New York Senator Charles Schumer announced that the a US destroyer will be named after Navy Cross medal honoree USMC Corporal Patrick “Bob” Gallagher.
U.S. Senator Charles E. Schumer announced today that the U.S. Navy will name one of its next destroyers, the Arleigh Burk-class DDG-127, in honor of USMC Corporal Patrick “Bob” Gallagher.
After an all-out effort, that included arranging a critical meeting on Long Island between the family of Marine Corps hero Corporal Patrick Gallagher and Secretary of the Navy Richard Spencer, with great honor, Schumer paid special tribute to Secretary Spencer for the honoring of Corporal Gallagher.
“Without the speedy, professional and decisive response of Secretary Richard Spencer, we would not be here today to make this wonderful announcement. Secretary Spencer knows that Patrick Gallagher’s is a compelling story that fits deeply with the very best traditions of the United States Marine Corps and the way the United States Marine Corps honors its heroes.”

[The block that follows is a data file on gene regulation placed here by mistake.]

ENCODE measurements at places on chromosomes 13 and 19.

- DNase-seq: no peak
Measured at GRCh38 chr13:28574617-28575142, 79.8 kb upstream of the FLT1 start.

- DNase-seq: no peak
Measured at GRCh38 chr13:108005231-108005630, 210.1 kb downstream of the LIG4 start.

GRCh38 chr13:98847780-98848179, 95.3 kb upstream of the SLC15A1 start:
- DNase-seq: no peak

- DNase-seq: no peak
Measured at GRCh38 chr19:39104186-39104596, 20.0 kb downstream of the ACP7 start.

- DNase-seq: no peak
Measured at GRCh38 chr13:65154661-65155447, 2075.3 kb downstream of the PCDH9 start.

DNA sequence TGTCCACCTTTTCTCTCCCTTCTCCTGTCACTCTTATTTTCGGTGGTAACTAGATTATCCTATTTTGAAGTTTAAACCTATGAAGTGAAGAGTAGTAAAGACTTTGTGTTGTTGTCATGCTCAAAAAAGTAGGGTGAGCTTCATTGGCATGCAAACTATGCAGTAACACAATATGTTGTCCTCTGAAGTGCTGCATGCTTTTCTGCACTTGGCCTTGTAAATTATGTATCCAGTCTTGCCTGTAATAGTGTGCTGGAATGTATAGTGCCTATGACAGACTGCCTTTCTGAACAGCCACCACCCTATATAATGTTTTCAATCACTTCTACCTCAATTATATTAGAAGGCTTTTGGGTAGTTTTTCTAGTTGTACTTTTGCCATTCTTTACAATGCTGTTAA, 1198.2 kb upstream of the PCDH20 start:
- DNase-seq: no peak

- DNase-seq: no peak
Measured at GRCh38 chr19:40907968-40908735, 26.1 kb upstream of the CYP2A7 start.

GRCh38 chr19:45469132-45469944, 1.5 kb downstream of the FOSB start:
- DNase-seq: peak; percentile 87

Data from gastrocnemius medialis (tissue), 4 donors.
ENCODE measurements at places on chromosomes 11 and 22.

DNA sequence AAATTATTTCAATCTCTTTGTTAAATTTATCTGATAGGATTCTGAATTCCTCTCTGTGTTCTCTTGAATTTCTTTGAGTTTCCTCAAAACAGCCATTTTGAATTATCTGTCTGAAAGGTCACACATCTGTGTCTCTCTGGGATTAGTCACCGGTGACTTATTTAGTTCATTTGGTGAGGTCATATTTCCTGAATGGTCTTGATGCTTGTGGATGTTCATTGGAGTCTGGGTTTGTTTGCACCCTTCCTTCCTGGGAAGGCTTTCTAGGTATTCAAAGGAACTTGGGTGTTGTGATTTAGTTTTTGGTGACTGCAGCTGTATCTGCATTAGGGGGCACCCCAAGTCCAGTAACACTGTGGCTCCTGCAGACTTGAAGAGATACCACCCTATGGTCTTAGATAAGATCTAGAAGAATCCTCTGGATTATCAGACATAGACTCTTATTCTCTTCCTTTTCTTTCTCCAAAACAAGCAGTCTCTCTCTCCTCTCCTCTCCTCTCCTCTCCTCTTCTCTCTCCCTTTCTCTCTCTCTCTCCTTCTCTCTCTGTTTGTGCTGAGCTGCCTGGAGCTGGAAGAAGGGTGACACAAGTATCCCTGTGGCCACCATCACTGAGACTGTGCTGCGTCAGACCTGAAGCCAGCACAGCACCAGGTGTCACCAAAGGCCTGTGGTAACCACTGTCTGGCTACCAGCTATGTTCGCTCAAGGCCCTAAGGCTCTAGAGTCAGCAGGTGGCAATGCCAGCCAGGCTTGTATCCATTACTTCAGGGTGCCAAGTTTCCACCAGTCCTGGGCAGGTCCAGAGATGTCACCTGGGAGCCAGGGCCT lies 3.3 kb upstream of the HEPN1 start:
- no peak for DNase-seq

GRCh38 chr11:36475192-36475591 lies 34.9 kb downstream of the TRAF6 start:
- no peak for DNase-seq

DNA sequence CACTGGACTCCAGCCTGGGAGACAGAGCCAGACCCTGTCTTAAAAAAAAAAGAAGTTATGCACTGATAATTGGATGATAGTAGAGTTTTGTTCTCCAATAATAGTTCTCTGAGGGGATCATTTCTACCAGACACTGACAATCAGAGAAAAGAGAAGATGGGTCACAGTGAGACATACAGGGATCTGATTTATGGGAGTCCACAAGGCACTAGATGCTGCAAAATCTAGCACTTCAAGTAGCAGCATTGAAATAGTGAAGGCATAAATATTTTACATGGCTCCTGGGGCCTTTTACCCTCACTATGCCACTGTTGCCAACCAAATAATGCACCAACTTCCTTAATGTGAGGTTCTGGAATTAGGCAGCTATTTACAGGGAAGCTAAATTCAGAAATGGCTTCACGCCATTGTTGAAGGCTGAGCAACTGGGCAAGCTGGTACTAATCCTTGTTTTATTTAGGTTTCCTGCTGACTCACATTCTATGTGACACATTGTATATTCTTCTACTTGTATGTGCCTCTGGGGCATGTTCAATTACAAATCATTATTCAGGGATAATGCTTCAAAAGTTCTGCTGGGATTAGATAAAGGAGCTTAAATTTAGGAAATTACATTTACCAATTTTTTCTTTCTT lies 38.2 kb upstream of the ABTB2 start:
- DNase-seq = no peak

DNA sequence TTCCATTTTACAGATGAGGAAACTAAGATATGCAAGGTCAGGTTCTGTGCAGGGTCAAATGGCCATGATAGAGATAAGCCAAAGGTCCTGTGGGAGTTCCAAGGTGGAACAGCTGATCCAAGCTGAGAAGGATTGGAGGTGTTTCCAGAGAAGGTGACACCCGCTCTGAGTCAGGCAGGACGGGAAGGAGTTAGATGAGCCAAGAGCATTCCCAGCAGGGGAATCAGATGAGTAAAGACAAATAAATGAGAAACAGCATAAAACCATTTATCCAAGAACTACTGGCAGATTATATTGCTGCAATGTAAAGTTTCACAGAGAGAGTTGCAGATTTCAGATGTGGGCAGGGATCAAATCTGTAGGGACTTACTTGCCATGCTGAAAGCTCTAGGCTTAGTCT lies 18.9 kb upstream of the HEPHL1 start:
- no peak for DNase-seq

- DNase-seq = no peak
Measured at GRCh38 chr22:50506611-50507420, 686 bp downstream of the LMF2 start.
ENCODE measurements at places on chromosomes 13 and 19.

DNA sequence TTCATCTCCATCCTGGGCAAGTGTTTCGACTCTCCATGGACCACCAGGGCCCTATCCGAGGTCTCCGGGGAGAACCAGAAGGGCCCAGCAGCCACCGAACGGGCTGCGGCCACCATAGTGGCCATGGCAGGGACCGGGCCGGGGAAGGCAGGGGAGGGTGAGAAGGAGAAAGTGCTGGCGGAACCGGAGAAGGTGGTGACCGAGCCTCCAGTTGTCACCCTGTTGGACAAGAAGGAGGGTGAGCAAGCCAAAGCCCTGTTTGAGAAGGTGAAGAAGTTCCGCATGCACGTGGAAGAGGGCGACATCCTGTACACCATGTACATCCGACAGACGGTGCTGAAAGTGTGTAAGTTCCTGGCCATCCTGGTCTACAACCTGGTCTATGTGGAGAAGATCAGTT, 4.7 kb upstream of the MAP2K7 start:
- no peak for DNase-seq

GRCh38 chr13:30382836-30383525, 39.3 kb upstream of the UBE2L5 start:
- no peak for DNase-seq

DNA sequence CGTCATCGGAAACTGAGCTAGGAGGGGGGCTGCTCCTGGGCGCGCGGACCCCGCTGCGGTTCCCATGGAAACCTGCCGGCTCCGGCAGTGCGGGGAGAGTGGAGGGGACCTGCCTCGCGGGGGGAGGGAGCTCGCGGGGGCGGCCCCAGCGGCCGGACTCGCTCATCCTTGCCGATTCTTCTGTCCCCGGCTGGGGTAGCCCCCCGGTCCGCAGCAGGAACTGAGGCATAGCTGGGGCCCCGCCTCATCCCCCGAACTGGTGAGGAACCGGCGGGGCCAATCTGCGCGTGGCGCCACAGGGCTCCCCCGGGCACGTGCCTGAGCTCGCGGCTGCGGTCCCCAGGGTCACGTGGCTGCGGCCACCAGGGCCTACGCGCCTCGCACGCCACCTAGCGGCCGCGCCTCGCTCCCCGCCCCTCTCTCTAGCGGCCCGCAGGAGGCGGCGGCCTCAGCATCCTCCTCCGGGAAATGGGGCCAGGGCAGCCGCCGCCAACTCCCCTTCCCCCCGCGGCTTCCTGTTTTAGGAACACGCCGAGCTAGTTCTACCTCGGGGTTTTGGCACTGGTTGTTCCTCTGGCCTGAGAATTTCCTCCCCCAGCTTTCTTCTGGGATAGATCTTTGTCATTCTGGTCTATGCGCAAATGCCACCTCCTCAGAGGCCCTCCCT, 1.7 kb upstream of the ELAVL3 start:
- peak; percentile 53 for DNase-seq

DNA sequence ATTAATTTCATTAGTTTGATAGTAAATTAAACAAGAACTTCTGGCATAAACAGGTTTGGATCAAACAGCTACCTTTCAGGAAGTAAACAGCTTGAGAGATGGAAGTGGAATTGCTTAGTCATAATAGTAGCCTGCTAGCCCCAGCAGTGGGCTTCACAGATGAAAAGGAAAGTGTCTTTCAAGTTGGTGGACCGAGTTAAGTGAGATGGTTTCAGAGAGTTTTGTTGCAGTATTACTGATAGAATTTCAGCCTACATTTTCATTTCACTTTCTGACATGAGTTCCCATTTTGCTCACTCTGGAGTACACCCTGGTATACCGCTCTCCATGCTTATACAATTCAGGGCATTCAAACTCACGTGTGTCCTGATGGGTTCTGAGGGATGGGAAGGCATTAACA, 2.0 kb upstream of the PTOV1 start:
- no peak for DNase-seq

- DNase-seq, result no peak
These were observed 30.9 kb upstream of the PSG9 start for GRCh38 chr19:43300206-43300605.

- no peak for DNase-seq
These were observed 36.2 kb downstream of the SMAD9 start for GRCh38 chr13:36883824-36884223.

Corporal Patrick Gallagher was an Irish immigrant from Ballyhaunis, County Mayo who settled on Long Island in 1962, volunteered on the senate campaign of Bobby Kennedy and later chose to serve in the Marines Corps of his adopted nation – before he was a citizen.
While serving in Vietnam, Corporal Gallagher was awarded the Navy Cross, the nation’s second highest military award, for his extraordinary heroism during a surprise attack he survived, in which he dove on a live grenade and saved his comrades from injury and death. Tragically, after receiving the Navy Cross directly from General William Westmoreland, Corporal Gallagher was killed in a firefight just days before the end of his tour of duty.